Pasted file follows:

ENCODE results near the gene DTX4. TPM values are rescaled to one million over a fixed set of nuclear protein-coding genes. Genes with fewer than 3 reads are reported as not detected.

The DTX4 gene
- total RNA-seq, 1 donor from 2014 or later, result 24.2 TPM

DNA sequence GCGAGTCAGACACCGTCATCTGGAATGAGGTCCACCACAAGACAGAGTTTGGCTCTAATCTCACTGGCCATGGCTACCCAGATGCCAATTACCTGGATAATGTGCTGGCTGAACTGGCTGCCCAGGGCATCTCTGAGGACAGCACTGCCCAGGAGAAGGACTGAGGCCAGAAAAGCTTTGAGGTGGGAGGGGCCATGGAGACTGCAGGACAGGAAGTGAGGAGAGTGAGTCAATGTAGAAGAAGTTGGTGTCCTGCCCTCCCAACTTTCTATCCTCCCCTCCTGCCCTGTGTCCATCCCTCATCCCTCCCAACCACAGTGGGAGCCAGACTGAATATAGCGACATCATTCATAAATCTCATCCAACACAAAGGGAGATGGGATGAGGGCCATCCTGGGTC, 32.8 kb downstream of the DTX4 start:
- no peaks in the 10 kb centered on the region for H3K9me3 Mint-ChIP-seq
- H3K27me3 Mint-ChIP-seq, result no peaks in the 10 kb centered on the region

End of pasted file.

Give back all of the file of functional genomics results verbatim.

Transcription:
ENCODE results near the gene DTX4. TPM values are rescaled to one million over a fixed set of nuclear protein-coding genes. Genes with fewer than 3 reads are reported as not detected.

The DTX4 gene
- total RNA-seq, 1 donor from 2014 or later, result 24.2 TPM

DNA sequence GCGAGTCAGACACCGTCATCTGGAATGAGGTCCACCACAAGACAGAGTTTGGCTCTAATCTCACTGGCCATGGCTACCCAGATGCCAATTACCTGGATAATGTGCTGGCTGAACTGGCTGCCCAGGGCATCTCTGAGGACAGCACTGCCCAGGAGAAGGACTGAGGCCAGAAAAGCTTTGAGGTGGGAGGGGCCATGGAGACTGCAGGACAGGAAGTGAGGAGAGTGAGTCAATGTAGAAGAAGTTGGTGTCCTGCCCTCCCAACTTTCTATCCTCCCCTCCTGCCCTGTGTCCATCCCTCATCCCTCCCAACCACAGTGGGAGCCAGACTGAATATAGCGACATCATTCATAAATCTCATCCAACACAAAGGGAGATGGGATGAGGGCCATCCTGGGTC, 32.8 kb downstream of the DTX4 start:
- no peaks in the 10 kb centered on the region for H3K9me3 Mint-ChIP-seq
- H3K27me3 Mint-ChIP-seq, result no peaks in the 10 kb centered on the region